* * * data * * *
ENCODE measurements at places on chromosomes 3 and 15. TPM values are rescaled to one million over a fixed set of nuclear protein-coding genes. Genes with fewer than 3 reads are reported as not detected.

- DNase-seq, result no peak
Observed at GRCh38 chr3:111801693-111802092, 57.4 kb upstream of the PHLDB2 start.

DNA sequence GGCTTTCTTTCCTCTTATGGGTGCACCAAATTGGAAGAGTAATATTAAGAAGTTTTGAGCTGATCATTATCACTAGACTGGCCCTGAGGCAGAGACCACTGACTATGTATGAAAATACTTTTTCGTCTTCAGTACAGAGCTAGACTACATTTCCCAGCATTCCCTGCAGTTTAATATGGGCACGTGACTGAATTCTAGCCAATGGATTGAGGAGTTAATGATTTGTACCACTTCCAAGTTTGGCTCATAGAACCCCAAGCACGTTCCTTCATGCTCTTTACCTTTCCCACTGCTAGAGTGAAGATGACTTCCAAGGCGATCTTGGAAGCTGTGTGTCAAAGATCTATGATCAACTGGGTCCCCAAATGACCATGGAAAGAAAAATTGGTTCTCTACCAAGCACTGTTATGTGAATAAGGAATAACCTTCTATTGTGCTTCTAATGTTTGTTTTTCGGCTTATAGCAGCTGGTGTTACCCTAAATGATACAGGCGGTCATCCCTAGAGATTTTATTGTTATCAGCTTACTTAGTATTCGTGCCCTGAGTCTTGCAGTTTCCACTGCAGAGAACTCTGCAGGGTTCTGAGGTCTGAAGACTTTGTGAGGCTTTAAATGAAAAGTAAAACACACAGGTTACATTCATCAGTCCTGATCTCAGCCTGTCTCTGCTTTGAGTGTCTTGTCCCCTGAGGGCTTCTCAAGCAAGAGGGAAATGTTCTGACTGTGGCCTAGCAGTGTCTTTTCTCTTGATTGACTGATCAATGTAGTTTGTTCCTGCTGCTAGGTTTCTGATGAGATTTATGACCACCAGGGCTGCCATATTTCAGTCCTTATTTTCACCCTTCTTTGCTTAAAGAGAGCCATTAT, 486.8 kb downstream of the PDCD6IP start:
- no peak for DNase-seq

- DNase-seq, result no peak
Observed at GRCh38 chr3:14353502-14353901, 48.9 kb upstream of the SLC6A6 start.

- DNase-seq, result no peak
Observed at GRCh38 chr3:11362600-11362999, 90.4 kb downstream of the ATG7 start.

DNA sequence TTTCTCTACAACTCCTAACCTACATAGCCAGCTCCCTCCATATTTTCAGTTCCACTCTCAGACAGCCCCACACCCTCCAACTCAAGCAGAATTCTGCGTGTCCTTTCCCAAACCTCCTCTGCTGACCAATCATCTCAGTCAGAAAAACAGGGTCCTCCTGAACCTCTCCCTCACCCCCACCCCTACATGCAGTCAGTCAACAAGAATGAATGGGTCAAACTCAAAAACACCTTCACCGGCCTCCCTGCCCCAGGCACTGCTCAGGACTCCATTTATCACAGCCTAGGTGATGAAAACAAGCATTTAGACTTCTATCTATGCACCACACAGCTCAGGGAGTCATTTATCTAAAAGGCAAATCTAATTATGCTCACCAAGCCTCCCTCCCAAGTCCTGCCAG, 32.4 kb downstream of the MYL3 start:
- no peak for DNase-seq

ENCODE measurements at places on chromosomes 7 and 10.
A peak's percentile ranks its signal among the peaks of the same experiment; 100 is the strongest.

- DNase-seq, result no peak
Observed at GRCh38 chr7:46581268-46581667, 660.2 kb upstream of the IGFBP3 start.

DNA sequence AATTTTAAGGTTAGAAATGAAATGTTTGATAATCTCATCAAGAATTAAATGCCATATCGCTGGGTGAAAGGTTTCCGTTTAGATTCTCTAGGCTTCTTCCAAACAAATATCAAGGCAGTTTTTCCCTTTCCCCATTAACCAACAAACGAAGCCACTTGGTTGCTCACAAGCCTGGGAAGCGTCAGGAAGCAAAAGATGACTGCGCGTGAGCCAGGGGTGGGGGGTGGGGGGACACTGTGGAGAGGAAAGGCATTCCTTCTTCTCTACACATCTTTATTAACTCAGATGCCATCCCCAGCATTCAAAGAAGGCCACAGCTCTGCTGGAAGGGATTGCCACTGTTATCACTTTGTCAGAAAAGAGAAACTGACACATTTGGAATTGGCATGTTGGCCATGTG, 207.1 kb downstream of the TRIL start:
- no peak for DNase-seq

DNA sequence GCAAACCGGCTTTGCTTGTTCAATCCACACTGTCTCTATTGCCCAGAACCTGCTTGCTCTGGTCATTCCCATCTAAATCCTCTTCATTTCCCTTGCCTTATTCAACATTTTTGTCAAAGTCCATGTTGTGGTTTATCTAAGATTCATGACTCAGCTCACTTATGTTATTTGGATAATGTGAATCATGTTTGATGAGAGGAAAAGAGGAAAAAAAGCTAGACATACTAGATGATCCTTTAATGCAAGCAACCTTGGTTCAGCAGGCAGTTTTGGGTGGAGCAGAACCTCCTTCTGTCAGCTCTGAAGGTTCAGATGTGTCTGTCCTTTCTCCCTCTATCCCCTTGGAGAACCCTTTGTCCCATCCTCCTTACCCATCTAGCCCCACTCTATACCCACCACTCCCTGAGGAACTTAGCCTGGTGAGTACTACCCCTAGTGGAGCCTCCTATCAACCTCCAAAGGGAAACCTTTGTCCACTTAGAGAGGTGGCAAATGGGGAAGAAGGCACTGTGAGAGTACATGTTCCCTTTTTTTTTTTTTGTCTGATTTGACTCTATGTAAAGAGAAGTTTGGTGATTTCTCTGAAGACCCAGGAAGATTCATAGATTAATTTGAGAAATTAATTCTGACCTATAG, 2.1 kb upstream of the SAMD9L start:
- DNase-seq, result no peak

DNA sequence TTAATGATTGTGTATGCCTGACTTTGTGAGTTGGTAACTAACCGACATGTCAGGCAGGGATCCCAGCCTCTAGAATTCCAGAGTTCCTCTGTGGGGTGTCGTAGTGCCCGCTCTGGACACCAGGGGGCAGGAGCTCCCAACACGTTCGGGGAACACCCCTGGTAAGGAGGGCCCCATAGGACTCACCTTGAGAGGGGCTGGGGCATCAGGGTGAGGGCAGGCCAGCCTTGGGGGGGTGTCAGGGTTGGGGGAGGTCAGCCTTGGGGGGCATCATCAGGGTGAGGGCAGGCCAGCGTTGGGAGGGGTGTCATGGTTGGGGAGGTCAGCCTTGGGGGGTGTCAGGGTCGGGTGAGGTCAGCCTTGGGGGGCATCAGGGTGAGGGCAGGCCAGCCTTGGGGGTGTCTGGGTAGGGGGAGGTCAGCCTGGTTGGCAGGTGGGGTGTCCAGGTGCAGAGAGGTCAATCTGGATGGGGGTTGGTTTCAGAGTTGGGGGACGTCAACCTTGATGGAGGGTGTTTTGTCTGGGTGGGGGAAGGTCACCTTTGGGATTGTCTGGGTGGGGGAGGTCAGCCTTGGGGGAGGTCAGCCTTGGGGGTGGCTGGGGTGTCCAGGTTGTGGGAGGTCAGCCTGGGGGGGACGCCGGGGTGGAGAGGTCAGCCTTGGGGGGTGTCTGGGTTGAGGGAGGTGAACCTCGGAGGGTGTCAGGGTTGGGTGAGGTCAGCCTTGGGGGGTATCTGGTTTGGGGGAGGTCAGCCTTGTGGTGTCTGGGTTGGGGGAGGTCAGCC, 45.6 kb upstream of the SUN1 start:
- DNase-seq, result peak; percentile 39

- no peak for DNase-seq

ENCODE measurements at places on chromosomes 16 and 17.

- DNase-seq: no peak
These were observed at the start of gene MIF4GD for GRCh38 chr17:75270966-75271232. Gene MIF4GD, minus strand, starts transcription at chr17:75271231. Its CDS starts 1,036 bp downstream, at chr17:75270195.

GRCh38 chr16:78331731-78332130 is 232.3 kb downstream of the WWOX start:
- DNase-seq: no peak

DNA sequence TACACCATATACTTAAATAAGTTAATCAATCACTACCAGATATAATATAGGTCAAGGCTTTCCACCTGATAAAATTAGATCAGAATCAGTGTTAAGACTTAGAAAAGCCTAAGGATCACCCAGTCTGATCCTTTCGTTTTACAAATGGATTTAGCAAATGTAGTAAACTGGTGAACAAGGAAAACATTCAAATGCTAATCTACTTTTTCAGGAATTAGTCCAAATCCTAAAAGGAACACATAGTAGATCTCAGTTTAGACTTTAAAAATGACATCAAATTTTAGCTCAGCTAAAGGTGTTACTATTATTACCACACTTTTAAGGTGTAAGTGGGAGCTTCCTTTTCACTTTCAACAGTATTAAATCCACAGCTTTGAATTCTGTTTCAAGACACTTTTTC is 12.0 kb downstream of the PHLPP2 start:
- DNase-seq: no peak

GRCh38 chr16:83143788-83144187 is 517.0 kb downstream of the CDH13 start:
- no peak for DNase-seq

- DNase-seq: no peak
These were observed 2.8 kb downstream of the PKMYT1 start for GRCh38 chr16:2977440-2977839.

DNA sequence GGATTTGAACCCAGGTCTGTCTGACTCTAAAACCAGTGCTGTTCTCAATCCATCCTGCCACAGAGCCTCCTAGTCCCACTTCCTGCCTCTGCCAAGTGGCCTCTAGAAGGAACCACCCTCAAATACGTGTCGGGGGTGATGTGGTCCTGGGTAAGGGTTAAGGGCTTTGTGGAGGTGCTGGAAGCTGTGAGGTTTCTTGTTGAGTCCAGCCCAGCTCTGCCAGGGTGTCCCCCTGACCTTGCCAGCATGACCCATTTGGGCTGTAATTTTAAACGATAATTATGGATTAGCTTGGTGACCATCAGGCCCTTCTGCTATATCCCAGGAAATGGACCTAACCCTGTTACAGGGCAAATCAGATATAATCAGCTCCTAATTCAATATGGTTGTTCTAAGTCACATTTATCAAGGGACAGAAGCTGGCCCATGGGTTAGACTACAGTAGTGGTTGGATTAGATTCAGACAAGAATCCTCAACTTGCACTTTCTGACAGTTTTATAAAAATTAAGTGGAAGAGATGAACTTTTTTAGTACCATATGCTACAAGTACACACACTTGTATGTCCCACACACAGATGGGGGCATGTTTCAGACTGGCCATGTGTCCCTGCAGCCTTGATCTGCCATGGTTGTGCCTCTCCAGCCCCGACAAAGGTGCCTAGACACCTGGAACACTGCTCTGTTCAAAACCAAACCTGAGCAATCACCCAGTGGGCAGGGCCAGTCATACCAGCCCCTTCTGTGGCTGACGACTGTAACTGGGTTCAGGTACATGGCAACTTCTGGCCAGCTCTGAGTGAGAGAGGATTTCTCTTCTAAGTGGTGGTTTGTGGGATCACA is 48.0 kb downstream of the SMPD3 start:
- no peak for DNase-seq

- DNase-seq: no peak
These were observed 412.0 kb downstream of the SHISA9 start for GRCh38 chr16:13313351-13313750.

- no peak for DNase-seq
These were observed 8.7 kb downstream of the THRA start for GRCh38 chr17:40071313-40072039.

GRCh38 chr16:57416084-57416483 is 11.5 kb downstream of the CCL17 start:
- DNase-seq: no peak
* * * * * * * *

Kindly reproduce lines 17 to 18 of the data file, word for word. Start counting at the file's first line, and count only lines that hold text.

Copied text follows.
- no peak for DNase-seq

DNA sequence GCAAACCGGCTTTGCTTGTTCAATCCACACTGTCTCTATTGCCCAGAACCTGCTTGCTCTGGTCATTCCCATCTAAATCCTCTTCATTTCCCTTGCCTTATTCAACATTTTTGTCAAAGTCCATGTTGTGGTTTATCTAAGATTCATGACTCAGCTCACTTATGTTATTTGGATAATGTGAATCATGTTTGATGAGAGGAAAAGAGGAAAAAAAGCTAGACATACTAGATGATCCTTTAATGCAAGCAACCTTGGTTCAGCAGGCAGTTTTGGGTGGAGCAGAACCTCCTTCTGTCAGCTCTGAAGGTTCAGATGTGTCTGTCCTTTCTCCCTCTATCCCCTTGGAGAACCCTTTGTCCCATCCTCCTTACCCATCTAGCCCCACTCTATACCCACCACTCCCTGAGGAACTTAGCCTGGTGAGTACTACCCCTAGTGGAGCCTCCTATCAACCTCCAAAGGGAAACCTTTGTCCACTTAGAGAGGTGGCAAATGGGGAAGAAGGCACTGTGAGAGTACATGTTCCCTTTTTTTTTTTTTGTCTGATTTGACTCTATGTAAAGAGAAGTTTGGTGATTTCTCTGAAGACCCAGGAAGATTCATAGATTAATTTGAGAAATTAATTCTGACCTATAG, 2.1 kb upstream of the SAMD9L start: